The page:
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    It's a matter of degree and it depends mainly on how severe is your insulin resistance and how much beta cell capacity you have. For type 1 diabetics, there is no capacity to produce insulin so their tolerance is quite low and they will always have to use exogenous insulin. For type 2 diabetics, even if they are currently using insulin, yes, it is possible for some of them to get off insulin by getting their carbs below their personal threshold depending on how much beta cell capacity they have preserved. For others, however, the loss of beta cells is past that point and they, too, will still require insulin. In either case, the amount of insulin required goes up in proportion to the amount of carbohydrate consumed. Less exogenous insulin is better than more so efforts to reduce the carbohydrates will still be a good idea in order to minimize the requirement for insulin.
     
  12. Sid Bonkers

    Sid Bonkers Type 2 · Well-Known Member

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    That rings true Doc, I was put straight on insulin, well 3 days after diagnosis and almost immediately started to reduce my carbs to around 60g to 90g a day, I was quite anal about my portion control as well and after a little under 12 months and after loosing 4 stone (56lb) I managed to stop insulin, I am T2 obviously. I now eat slightly more carbs a day probably between 70g and 120g maybe as much as 130g a day and have managed to keep the weight off and keep my HbA1c firmly in the 5% range.

    I am still diabetic of course, just a well controlled diabetic who doesnt need to go ultra low on the carbs, Atkins or Bernstein style, just eat a good balanced diet in the correct portions to enable me to maintain my control and weight.

    How low is low, 70g to 130g is low for me considering the amounts I used to consume, dont we all set our own levels?
     
  13. ClaireG 06

    ClaireG 06 · Well-Known Member

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    Matt here is a dictionary definition of epithets for you.

    http://dictionary.reference.com/browse/epithet

    I have not had a problem with mussles, but do have problems with potatoes.
     
  14. jopar

    jopar · Well-Known Member

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    Hi Matt

    Sorry can’t abide muscles so can’t answer that one, but I would look at the crochet potatoes more so if these were homemade, as it could have been a miscalculation of total carb content, due to breadcrumbs always hard to estimate carb content on a breadcrumb coating..

    As to Russ’s epithets basically what Russ is saying using intolerance to carbs to describe the problem faced by the T1 diabetic’s is bolder dash!

    I’m a T1 diabetic, I’m not insulin resident, nor am I’m allergic to carbs, my body will appropriately handle any amount of carbohydrate thrown at it as long as I’ve got my calculations right of the insulin dose… And this is where control problems arise purely on this calculation, it’s a good idea to read up Bernstein’s small number theory/principle explains this matching of insulin problem well, even though I do agree with the principle I don’t agree with his prescribed carbohydrate amounts…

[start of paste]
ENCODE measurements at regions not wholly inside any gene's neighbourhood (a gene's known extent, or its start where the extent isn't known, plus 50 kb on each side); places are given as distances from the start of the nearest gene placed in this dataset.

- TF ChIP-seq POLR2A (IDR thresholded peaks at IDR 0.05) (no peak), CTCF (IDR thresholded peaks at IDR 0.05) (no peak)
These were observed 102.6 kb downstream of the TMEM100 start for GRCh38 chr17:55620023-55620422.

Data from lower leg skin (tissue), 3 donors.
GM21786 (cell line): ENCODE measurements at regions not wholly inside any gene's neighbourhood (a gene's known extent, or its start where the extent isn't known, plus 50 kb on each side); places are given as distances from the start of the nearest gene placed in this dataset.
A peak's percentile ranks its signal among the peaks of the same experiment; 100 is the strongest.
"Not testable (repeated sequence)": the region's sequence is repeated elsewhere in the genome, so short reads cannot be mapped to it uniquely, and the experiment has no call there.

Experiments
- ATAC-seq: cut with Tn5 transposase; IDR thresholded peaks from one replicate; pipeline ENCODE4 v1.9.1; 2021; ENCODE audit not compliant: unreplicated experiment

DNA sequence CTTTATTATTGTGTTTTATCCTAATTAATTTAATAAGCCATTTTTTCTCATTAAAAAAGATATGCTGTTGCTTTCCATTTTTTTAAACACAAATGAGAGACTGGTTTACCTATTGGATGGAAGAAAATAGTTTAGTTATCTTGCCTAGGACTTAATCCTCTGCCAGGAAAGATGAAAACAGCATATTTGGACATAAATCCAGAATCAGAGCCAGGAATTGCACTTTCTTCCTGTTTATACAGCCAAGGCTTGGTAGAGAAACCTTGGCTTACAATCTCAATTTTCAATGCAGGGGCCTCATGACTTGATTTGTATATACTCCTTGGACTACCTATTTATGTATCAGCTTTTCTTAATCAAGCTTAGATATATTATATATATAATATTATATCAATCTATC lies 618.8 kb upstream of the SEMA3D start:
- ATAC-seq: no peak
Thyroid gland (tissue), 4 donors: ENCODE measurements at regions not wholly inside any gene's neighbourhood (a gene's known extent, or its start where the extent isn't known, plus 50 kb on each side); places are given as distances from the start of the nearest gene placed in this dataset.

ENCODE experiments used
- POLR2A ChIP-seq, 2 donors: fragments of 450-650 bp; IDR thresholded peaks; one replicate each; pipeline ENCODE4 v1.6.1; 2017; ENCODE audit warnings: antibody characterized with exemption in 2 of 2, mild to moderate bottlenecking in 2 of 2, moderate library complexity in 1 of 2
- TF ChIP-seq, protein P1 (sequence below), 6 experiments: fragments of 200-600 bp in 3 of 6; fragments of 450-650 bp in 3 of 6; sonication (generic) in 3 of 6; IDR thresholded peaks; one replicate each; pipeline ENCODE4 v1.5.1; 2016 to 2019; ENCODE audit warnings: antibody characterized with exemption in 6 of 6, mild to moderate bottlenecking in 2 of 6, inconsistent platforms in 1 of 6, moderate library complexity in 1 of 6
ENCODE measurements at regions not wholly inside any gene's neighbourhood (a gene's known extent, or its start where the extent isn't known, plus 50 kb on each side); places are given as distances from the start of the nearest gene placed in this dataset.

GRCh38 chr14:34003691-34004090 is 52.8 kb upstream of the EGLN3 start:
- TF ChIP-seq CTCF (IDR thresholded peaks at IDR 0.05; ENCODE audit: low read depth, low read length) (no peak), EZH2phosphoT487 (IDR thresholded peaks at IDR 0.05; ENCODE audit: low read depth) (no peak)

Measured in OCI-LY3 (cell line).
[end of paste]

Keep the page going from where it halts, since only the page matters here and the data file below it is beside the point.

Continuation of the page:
The bases of the principle is that the larger the number the more likely unpredictability will set in surrounding either insulin adsorption, food adsorption and control being effected by unpredicted changes not calculated for.. So small numbers limited the impact of miscalculation..

    Even though I agree with the principle I don’t agree that any individual doctor such as Bernstein or Dr Jay Wortman can prescribe an amount that fits all.. When I study what they have to say, it’s very much like revisiting my first consultant many years ago.. And the carbohydrate exchange mantra..

    My then consultant/diabetic team prescribe not only insulin but also the amount of carbs per meal and snack, which reasonable worked well, but nowhere as near as effective as me being taking the reins to determine management/calculations involved…

    If you are having a lot of variable unpredictable outcomes with control, it may be that insulin pens as a delivery system isn’t helping, and you might get a better control with the improved control of delivering insulin via an insulin pump!
     
  15. Matt1212

    Matt1212 · Well-Known Member

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    So I am clear I think this thread has agreed that :

    1. Lower carb intake = less BG issues , due to lower insulin requirement
    2. Everyone has a different level of carb intake they can attain good BG control on
    3. It is up to the individual to find this level
    4. For some people protein based foods may also require some insulin
    5. In regard to children the above would apply but any decisions need to be discussed with the diabetic team

    I think I might start a new thread in youth section to see if anyone is using a carb controlled diet with their T1. child

    Many thanks to all
    Matt
     
  16. RussG

    RussG · Well-Known Member

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    Hi Matt,